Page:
|Stub||A very basic description of the topic.
|Provides very little meaningful content; may be little more than a dictionary definition.||Any editing or additional material can be helpful. The provision of meaningful content should be a priority.||
(as of July 2009)
|FL||The article has attained featured list status.
|Professional standard; it comprehensively covers the defined scope, usually providing a complete set of items, and has annotations that provide useful and appropriate information about those items.||No further content additions should be necessary unless new information becomes available.||
(as of February 2009)
|List||Meets the criteria of a stand-alone list, which is an article that contains primarily a list, usually consisting of links to articles in a particular subject area.||There is no set format for a list, but its organization should be logical and useful to the reader.||Lists should be lists of live links to FamilySearch Wiki articles, appropriately named and organized.||
(as of June 2007)
WikiProject quality assessments
The quality assessments are mainly performed by members of WikiProjects, who tag talk pages of articles.
There is a separate scale for rating articles for importance or priority, which is unrelated to the quality scale . Unlike the quality scale, the priority scale varies based on the project scope.
|Top||Subject is extremely important, even crucial, to its specific field. Reserved for subjects that have achieved international notability within their field.||Australia|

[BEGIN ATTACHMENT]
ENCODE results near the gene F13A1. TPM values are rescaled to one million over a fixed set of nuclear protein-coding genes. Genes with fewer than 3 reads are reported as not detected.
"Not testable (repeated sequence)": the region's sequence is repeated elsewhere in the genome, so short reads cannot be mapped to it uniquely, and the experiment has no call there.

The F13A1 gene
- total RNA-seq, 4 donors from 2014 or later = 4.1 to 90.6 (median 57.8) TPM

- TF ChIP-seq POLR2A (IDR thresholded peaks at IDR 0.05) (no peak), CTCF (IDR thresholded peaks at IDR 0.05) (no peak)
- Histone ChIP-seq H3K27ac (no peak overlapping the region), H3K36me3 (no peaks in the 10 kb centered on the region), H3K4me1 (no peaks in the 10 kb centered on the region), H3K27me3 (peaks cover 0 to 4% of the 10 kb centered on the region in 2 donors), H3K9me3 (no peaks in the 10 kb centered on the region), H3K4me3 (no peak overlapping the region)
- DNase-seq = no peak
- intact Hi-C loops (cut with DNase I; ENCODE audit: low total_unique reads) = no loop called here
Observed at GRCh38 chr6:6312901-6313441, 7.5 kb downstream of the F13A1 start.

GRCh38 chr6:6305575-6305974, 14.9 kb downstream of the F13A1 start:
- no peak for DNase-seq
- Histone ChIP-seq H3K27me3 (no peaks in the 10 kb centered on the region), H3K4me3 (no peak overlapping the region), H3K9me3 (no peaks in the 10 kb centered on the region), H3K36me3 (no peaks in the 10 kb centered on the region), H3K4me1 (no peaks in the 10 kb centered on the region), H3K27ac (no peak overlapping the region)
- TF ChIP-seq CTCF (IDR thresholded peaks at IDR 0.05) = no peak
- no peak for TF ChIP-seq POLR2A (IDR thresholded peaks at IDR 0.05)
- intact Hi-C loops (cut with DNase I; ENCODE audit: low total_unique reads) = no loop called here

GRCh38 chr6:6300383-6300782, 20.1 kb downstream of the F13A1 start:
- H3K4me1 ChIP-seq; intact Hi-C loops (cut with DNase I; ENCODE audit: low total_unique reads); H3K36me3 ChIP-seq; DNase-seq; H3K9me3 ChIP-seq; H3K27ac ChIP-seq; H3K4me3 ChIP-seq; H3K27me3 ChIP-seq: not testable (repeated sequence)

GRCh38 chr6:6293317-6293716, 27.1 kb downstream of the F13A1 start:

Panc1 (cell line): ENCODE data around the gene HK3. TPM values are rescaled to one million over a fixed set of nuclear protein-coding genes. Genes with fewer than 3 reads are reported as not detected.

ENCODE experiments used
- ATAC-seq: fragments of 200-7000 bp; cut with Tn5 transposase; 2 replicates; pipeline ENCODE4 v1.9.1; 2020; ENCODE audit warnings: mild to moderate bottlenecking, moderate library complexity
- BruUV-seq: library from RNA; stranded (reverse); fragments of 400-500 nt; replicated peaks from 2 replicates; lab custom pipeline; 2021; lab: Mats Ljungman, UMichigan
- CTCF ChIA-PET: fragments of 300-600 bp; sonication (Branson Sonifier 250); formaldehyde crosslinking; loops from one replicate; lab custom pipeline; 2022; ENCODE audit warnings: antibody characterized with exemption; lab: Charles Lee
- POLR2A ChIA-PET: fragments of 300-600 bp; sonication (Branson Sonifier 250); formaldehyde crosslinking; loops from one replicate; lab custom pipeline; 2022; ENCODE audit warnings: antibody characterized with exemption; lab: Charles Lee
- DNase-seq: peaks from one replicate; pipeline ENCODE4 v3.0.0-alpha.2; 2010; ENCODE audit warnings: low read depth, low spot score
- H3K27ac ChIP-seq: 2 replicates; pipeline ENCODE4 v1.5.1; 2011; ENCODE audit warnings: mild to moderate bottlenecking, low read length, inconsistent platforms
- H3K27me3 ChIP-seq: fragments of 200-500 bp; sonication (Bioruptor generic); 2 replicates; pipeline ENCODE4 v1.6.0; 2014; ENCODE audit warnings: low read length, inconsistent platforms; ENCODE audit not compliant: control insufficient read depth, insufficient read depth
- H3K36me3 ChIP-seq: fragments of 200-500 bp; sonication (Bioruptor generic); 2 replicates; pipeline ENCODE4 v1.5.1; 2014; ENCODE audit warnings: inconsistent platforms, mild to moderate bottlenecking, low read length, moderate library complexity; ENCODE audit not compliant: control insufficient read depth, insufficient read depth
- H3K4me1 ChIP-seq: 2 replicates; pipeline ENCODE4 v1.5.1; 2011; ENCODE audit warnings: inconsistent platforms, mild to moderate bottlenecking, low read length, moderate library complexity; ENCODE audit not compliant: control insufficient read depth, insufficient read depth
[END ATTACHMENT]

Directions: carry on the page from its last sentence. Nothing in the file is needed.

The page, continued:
|High||Subject is extremely notable, but has not achieved international notability, or is only notable within a particular continent.||Manchester United F.C.|
|Mid||Subject is only notable within its particular field or subject and has achieved notability in a particular place or area.||0.999...|
|Low||Subject is not particularly notable or significant even within its field of study. It may only be included to cover a specific part of a notable article.||Chrono Cross|
By "priority" or "importance" of topics, we generally mean to indicate the level of expectation or desire that the topic should be covered in the Research Wiki.
WikiProject importance assessments
Within a WikiProject, importance or priority must be regarded as a relative term. If importance values are applied within a specific project, these only reflect the perceived importance to that project. An article judged to be "Top-Importance" in one WikiProject's context may be only "Low-Importance" for another WikiProject.
Consider a hierarchy such as History -> History of Europe -> History of Poland -> Polish kings and queens. An article labeled as "Top-Importance" for the subject of history would almost certainly warrant inclusion in all general releases. A "Top-Importance" article for the history of Poland would be a reasonable candidate for inclusion, but some "Top-Importance" articles on Polish kings & queens may not be included in early releases.
Ranking within a subject area is very helpful in deciding which articles are included first as the scope of the expands.